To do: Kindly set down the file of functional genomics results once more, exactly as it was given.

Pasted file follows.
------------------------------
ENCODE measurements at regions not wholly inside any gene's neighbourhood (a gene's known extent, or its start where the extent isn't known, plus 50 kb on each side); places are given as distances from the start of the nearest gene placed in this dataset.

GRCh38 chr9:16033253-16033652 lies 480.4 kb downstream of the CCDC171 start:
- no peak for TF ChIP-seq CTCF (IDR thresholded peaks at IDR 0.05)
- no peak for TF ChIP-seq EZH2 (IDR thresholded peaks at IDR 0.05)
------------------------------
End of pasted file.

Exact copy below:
ENCODE measurements at regions not wholly inside any gene's neighbourhood (a gene's known extent, or its start where the extent isn't known, plus 50 kb on each side); places are given as distances from the start of the nearest gene placed in this dataset.

GRCh38 chr9:16033253-16033652 lies 480.4 kb downstream of the CCDC171 start:
- no peak for TF ChIP-seq CTCF (IDR thresholded peaks at IDR 0.05)
- no peak for TF ChIP-seq EZH2 (IDR thresholded peaks at IDR 0.05)